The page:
A saddle stitch is the best choice for leatherwork. A saddle stitch is a way to connect every hole on the opposite sides of your fabric, as opposed to using straight stitches. Instead of connecting each hole on either side of your textile like you would with straight stitches. It creates one continuous line of stitches that has no gaps.
Both hand-sewing leather and regular sewing machines have their advantages. Hand sewing is a great way to create precise saddle stitches in thick leather. This ensures that the fabric stays flat throughout the process. Although a sewing machine is faster when sewing through suede or thin leather, you will still need a walking foot to help guide the fabric.
Seven Materials Required for Sewing Leather
Leathercraft is a specific type of sewing that requires certain materials you might not need for other projects. These are the materials you will need.
- Binder clips: Binder clips are better than pins for holding your leather pieces in place while you sew and cut.
- Leather: For your first sewing project, it is important to work with thin leather. It is easier to work with thinner pieces than with thicker ones.
- Designed for leather: You will need a pattern that is specifically designed for leather. It should include proper instructions. You can also find online patterns for leather items, such as a simple leather bag or pouch.
- Walking foot and sewing machine: A walking foot or another type of foot can be added to a sewing machine to help guide the leather through its bobbin. Learn how to use your sewing machine.
- Sharp cutting tools: To cut material with precision, use very sharp scissors or a Rotary cutter.
- Stitching pony, awl and stitching pony: A stitching pony is a wooden device that holds the leather upright. An awl can poke holes in your material to make it easier to sew.
- Waxed thread and leather sewing machines: Leather is a thick material so a leather sewing machine (rather than a universal one) should be used.
Here are 4 tips for sewing leather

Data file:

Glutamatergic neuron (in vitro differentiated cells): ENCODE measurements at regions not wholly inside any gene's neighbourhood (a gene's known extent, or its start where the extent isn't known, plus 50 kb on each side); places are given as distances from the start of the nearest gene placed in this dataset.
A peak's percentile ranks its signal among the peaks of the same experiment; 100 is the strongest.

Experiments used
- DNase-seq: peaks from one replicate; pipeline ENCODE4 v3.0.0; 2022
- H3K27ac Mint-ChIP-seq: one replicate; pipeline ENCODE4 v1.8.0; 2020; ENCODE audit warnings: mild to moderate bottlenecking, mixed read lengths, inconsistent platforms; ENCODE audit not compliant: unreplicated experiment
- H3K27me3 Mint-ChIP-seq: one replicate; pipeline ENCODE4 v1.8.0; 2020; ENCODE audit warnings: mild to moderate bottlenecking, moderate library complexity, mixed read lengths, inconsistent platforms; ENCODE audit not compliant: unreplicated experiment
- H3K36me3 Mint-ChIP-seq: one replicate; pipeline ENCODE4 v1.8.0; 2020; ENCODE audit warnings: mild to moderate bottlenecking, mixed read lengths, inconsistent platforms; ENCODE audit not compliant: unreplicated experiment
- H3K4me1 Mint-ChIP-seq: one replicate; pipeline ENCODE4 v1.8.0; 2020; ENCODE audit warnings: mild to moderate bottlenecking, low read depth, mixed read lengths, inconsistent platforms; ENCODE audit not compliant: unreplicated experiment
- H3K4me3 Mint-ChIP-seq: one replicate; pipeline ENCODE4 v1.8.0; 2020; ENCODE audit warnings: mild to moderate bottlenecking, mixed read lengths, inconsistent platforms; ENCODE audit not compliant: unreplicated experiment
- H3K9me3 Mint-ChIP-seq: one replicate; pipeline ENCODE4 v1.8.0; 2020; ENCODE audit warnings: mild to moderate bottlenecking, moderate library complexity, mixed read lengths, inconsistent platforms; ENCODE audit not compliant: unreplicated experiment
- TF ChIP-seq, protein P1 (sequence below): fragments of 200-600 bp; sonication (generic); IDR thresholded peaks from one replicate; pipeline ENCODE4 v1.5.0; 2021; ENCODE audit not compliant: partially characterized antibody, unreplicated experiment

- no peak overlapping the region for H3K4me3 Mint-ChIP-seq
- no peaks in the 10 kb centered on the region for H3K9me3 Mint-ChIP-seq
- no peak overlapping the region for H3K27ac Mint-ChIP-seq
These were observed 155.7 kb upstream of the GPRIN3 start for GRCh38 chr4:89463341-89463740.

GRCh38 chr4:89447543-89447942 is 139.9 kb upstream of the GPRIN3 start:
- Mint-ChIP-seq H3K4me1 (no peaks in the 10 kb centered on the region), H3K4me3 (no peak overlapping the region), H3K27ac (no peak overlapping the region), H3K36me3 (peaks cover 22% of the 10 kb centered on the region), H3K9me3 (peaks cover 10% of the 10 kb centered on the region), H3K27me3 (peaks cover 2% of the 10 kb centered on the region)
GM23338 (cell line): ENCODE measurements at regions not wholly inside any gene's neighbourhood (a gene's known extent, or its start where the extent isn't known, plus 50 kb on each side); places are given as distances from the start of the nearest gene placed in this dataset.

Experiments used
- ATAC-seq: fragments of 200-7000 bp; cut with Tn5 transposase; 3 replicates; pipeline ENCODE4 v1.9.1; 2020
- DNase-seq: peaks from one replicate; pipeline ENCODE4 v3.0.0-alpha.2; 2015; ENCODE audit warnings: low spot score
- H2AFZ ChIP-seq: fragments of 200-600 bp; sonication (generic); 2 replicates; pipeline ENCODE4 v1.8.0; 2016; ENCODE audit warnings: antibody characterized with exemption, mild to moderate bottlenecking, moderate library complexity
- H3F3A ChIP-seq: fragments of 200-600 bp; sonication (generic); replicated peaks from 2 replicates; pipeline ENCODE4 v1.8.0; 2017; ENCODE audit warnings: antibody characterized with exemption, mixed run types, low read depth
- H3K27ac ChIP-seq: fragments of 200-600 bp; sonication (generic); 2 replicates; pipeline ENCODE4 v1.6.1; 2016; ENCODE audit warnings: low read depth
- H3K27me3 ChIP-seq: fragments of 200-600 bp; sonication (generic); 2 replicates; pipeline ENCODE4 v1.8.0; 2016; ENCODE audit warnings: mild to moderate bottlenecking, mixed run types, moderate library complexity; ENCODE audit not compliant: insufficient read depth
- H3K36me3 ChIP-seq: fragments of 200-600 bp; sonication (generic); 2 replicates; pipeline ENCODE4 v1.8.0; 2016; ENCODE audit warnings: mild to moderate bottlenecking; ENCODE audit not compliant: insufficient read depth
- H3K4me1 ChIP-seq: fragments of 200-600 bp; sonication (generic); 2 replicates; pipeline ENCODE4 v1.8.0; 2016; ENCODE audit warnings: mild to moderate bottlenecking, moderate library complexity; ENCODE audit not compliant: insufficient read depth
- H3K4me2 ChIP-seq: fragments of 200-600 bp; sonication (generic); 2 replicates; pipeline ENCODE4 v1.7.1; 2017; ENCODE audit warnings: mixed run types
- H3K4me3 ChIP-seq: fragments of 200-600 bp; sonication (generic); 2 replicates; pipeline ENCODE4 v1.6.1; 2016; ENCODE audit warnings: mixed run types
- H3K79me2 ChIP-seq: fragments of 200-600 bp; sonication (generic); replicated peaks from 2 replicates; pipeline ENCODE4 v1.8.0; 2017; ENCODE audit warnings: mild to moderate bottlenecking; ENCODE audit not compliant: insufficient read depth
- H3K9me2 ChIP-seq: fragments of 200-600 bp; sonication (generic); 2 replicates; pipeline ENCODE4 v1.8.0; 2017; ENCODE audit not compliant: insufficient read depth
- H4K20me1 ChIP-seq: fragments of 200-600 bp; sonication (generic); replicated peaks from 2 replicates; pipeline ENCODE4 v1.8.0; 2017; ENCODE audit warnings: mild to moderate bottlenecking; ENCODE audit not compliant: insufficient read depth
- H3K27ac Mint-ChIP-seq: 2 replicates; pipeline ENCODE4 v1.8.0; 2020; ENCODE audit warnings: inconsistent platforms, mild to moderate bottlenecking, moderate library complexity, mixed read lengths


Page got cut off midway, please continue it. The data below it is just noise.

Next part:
These are some tips to help you know what to do when making leather crafts.
- Try scrap leather. Buy extra fabric before you start your leather sewing project. This will allow you to practice stitching and using an awl, which is a tool that creates permanent holes in the material.
- Stitch straight. Stitching leather is difficult because you must stitch straight lines while keeping your fabric flat. As you stitch leather, make sure to keep your fabric tighten as you go. Don’t pull too hard on the thread, which could cause the fabric to wrinkle. As you work, check your accuracy and progress.
- Extra-sharp sewing machines are recommended. Leather is a heavy-duty fabric with no natural holes (like woven textiles), or flexibility (like knitted fabrics). It is therefore crucial to use sharp tools that can penetrate the material without tearing.
- Slow down. Sewing leather requires sharp tools, including scissors and awls, so it is important to work slowly in order to avoid injury to your work surface.
How to sew leather
This step-by-step tutorial will teach you how to hand sew leather.
- Protect your space with materials. Get ready to work. Set up a cutting mat. Gather your thread and needles. You will need enough space on the table to lay your fabric flat. To prevent any damage to your workspace, you can place a protective surface under your fabric.
- The fabric should be cut and clipped. If you are using a pattern, cut the pieces out and then clip the leather layers together with your binder clips. For extra security, you can use leather glue or double-sided adhesive. You should leave a slight seam allowance at the sides that you are stitching together.
- To make holes, use the awl. You should make holes at the edges of your leather pieces. These holes will be used to thread the needles.
- To sew, you will need the stitching pony as well as needles. Attach your fabric to the stitching pony and thread it through your first hole. Next, attach a second needle at the end of the thread. You can alternate passing the two needles through each hole. Continue this process until the needles are on opposite sides. To achieve the same effect if you don’t own a stitching pony or a single needle, pass both the needles through the holes twice.
- Complete the seam. Finish the saddle stitches by making a tight knot on each side of your leather. You can also add a backstitch. Use scissors or a sharp knife to trim the excess thread.